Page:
Local leader dismisses Metro fare increase possibility

WASHINGTON — What’s expected to be Metro’s most disruptive “SafeTrack” work will be well underway next week when riders learn whether fare hikes could be coming.

Metro’s proposed budget for fiscal year 2018 is expected to be released next week on Thursday.

“Fare increases: We haven’t had one in three years; the policy of the board is that would [happen] every two years,” Metro General Manager Paul Wiedefeld said Wednesday.

Wiedefeld talked about fares during a “Metro Progress Report”presented to the Metropolitan Washington Council of Governments board of directors.

When asked whether there’s a risk higher fares could push riders off the system, Wiedefeld said rising prices tend to be accepted as part of life in the transportation industry.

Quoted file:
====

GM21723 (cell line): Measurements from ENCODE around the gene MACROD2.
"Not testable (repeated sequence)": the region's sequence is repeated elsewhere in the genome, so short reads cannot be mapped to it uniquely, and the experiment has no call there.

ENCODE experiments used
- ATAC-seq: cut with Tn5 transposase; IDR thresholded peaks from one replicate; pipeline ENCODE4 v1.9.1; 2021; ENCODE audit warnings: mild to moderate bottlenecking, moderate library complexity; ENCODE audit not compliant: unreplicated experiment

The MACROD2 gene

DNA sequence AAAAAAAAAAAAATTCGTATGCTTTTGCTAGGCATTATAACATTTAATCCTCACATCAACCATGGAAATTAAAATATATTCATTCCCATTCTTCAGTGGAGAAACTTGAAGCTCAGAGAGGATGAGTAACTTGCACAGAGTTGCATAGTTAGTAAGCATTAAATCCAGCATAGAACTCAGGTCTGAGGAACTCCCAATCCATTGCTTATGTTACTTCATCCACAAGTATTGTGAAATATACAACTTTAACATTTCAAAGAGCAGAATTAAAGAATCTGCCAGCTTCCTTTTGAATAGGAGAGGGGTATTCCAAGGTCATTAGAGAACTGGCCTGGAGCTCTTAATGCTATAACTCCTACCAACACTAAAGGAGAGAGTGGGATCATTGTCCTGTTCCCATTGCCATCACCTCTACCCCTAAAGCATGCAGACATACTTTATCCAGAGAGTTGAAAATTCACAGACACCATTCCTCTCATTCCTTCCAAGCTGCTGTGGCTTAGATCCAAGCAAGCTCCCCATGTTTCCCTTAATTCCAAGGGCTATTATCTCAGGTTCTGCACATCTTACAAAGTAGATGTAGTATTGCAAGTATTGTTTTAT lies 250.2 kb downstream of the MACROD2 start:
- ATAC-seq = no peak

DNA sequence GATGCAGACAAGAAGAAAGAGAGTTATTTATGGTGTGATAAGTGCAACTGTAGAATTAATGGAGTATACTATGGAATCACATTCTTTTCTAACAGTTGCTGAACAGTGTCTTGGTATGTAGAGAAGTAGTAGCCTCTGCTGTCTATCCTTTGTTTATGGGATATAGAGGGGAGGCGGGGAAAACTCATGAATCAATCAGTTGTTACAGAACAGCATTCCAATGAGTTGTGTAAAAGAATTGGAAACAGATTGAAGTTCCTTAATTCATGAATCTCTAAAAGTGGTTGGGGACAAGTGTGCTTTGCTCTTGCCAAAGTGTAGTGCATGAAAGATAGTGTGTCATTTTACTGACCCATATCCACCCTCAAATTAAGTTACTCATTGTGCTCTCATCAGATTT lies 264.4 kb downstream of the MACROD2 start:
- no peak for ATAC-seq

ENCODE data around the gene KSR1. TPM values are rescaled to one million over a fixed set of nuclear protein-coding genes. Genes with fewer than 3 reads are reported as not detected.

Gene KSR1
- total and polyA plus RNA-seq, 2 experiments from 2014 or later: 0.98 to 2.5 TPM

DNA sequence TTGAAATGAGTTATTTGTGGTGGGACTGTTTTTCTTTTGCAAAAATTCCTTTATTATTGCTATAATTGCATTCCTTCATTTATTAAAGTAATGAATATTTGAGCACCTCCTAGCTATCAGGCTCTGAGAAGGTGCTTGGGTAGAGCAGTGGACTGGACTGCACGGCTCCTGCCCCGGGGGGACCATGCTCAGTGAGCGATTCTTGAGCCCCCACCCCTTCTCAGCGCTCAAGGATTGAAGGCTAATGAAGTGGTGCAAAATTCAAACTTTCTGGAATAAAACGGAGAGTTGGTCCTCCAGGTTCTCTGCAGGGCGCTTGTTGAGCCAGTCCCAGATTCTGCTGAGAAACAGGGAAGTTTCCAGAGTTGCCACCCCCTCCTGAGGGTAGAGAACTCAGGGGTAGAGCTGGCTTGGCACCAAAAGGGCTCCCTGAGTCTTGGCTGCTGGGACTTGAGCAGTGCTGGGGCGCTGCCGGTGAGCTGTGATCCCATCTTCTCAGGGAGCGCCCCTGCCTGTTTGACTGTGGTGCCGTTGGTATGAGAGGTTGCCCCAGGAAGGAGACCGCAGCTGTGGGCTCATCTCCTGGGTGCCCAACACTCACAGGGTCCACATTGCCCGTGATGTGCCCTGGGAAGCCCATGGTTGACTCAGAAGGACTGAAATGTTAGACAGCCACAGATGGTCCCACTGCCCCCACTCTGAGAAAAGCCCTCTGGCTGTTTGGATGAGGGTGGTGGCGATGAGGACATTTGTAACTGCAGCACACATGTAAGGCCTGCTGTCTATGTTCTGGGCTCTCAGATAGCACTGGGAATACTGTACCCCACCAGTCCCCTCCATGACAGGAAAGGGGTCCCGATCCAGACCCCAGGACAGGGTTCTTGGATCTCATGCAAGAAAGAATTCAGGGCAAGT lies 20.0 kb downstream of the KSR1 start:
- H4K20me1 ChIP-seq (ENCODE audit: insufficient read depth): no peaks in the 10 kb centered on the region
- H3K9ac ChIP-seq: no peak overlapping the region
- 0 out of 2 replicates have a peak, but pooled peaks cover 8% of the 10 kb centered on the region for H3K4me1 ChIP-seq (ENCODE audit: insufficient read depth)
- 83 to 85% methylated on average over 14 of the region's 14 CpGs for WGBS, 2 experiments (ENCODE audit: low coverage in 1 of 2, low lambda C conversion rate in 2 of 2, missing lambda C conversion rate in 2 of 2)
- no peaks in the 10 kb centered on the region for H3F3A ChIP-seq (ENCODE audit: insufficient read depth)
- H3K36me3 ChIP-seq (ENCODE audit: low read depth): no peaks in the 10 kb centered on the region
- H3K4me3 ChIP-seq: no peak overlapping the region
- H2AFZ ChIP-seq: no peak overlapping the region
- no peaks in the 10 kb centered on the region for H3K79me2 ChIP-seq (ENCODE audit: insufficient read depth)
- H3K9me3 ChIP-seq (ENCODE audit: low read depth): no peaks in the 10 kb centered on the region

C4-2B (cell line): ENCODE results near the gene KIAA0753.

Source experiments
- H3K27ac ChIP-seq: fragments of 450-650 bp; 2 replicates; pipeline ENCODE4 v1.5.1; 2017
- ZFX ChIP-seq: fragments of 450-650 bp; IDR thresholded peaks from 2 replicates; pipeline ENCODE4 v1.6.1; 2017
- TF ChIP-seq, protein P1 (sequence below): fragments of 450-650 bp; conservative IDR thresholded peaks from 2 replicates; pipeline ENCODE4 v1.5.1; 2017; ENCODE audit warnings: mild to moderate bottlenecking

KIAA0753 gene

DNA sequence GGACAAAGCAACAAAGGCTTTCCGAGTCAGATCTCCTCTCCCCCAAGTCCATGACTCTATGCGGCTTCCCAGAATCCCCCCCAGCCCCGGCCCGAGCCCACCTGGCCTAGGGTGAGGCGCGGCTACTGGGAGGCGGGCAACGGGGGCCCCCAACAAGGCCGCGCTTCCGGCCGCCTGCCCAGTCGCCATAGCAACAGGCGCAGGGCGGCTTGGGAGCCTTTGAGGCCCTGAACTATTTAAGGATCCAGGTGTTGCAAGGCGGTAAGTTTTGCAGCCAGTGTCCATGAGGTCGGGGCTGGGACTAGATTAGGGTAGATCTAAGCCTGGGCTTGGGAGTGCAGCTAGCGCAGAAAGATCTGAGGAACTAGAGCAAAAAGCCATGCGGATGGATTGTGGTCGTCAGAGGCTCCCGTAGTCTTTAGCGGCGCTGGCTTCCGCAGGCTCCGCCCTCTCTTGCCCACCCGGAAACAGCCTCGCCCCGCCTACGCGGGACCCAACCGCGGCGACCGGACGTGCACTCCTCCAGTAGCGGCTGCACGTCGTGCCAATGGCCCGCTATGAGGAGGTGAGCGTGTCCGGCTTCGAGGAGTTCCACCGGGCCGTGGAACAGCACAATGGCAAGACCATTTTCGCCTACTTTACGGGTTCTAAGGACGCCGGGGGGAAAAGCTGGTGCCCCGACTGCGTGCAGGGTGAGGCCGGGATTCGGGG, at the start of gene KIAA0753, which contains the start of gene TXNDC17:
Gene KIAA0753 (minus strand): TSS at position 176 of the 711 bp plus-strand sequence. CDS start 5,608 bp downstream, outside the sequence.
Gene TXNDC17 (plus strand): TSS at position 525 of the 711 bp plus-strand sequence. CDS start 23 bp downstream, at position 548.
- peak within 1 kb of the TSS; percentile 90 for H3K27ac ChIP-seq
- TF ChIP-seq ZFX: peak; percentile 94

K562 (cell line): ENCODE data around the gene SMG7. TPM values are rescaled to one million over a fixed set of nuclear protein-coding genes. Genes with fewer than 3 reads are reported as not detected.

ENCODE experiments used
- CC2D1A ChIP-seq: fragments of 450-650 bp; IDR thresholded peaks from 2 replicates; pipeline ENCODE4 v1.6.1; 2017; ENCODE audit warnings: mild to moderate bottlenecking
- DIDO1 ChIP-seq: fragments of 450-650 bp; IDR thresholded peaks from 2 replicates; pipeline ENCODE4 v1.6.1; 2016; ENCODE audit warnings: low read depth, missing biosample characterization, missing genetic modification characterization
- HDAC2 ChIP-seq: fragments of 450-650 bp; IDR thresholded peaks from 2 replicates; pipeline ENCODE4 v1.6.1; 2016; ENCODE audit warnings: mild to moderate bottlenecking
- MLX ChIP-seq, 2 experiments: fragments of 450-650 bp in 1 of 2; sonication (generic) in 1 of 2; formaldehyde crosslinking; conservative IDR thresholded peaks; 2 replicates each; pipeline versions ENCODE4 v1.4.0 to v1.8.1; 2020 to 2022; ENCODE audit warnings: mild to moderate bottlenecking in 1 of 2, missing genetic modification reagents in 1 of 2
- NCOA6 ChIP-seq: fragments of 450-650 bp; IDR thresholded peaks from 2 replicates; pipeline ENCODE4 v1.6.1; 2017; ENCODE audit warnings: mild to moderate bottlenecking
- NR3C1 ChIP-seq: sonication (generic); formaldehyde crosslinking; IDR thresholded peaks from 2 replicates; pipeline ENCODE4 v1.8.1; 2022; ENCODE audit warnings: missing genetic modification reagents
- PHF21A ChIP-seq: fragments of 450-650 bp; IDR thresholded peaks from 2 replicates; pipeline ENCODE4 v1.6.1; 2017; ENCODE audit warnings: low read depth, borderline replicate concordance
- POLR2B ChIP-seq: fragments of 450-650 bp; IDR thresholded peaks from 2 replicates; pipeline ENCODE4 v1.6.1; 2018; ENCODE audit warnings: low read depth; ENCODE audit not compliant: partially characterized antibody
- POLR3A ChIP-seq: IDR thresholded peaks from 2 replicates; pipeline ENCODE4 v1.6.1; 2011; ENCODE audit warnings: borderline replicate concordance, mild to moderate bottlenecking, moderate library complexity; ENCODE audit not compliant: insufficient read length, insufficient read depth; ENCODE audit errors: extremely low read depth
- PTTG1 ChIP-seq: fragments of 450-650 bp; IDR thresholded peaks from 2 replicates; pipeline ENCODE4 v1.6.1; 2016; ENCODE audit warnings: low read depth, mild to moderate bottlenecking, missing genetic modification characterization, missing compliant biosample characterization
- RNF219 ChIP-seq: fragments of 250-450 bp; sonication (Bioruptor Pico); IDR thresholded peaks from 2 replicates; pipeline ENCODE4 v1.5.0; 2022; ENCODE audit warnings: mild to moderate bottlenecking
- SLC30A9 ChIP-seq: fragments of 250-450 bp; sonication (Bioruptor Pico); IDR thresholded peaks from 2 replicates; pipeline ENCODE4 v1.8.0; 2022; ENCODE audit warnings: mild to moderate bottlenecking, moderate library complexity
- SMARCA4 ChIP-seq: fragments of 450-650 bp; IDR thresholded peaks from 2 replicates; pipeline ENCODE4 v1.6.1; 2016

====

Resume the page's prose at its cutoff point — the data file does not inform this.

“People do accept them, just like you accept changes in the price of milk — or whatever,” Wiedefeld observed.

After the briefing, COG’s board chair was skeptical.

“This is not the way to move forward,” said Roger Berliner, who is also vice president of the Montgomery County council.

“We literally are at the top of every subway system in the country in terms of fare box recovery,” Berliner said. “Particularly when you are struggling with your service — to have fare increases, it seems to me, strikes a very discordant note.”

COG analysts are creating a list of suggestions for localities on how best to create a dedicated source of funding for Metro. That report is expected sometime before March 2017. Berliner expects an aggressive campaign could be underway by next fall to support one or more of the funding options.

See a 2005 COG analysis on dedicated funding sources for Metro here.

Valerie Bonk

Valerie Bonk started working at WTOP in 2016 and has lived in Howard County, Maryland, her entire life. She's thrilled to be a reporter for WTOP telling stories on air. She works as both a television and radio reporter in the Maryland and D.C. areas. 

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